There are books and books on what to say and what not to say to the grieving; manuals for bereavement, books on pastoral care or on counselling, on interventions or responses acceptable and unacceptable, allowed and disallowed. Titles such as ‘101 Things not to say to a grieving person’ or ‘What not to say to a grieving heart’ offer advice by which we may judge our conduct or moderate our tone, but they cannot provide a cure for the enormity of traumatic loss, nor actually provide a guide through an experience like that. Many grieving people have a story of a person who said the wrong thing, the moment of a miscommunication, the irritation of the well–meaning words in the wrong place. For some, that grief is also the end of a friendship, the breaking of a trust as the response of those endeavouring to help or assist does not match the self–identified needs of the bereaved. Yet for others, the sincere contact of a person they know loves them, who yet says all the wrong things, is a favourable balm to the pitch–perfect intervention of the well–meant but overly schooled response. The truth is, in the conflict of traumatic bereavement, there is no right or wrong thing to say in itself; all this judging of others is also about the enormity of what has happened and the finality of loss. It can also be about the need of the bereaved to choose their own support, the circling of a group, the defining of who is now in or out.

Trauma may lead to a mask of trauma response, a total shutting down of the emotions. For some, there is even the loss of an ability to articulate. After Piper Alpha, the survivors spoke of feeling blank; after the bomb in London on 7th July 2005, there were pictures of survivors hugging lamp posts or trees– inanimate or animate, the trauma was so great some solid point of contact was required. A COVID doctor recently spoke of being grimly relieved his face mask was in place as it hid his tears from patients and colleagues alike. He preferred to cry and not be comforted– he did not want the trauma of COVID softened. The traumatised person cannot be expected to respond in any particular way, and the thought that the practitioner, friend, or fellow grieving person could divine some response which was perfect or even suitable is to raise too high a bar for ourselves and for each other. If the doctor needs to cry, and needs not to share those tears, who am I to criticise?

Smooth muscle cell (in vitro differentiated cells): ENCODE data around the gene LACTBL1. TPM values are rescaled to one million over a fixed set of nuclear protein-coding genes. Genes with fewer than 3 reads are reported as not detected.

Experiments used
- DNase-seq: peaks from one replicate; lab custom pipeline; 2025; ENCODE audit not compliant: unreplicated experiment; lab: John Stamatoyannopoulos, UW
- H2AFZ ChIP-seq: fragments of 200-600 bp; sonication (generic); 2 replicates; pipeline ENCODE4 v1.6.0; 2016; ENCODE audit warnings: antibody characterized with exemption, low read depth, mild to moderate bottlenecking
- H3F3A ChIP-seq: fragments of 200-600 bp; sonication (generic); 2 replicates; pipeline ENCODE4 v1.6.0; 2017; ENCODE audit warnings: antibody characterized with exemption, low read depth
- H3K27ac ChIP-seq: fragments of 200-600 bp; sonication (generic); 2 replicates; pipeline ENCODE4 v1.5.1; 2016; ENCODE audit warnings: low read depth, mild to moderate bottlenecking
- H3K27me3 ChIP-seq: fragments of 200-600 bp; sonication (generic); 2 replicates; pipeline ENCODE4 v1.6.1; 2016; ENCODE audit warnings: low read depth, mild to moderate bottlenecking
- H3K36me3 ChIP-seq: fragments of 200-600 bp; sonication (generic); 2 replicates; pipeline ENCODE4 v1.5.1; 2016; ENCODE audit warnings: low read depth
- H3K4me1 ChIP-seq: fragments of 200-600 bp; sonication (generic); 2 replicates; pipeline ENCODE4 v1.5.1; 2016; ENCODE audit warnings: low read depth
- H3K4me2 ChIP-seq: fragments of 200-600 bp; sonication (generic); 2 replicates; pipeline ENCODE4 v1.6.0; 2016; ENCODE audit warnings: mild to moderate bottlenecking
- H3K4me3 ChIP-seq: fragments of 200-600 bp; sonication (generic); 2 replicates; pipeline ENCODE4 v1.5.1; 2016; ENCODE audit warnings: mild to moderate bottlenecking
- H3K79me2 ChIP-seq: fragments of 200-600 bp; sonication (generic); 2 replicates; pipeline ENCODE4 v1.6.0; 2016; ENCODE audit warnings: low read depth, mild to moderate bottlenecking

This beheading of a man at a request so glibly given at a birthday banquet is a story of a horrific event, and the response in one line of text seems reasonable and normal: ‘When his disciples heard about it, they came and took his body, and laid it in a tomb.’ It is the re–humanising of the dehumanised. The coming and caring for the mortal remains, the doing of all that it is possible to do. Conflict causes grief, and in this story, the violent grief of a murdered leader, the loss of their friend and guide must have been overwhelming. Yet grief in its turn may cause conflict, and this is a part of who we are as grieving people trying to assimilate the facts of an event that should not be. A something which should not have happened, a violence of the fabric of life as we lived it.

I am not sure whether I can see a spirituality in this traumatising conflict. Nor do I want to repeat the platitudes of the pastoral care manual. Memories of the interconnectedness of anger and traumatic loss make it hard for me to accept such books at face value. Equally, I am aware there are so many times in my life when I have said what was perceived to be the wrong thing, or said what seemed to be the right thing, but in the face of such loss that the words themselves were hollow and small. Nor do I want to promulgate a theology of ‘presence’; to suggest that the actions of John’s disciples, in being there for each other, in the taking of that severed body as a group, and then placing it in the tomb, was in some way compensatory or enough for them.

Some conflict causes death. It is unacceptable and wrong, an injustice for which there is no justice. Some griefs are too raw to mend or cure, to salve or sanctify with spirituality. But that does not mean there is no future, no healing, no redemption. It just takes ever so much more time than we might think. 

Response

Is there one?
Can you think of a situation in which you have been where there was no right thing to be said to you? No words to be heard? No justice for the wrong you suffered? What has brought healing? What has never healed?

Prayer

God of Justice,

Who is in and through a world of injustices, we pray for all who have suffered a traumatic loss: a murder, an accident, a suicide, a terrorist attack, a war, for whom the loss is compounded by a moral injury, a hurt that may not be redeemed in this world. We ask that in the spirit of the martyrs, you may hear our prayers, however faltering the words or difficult the circumstances.

Through Jesus who cried ‘forgive them, Father’ from the cross.

Amen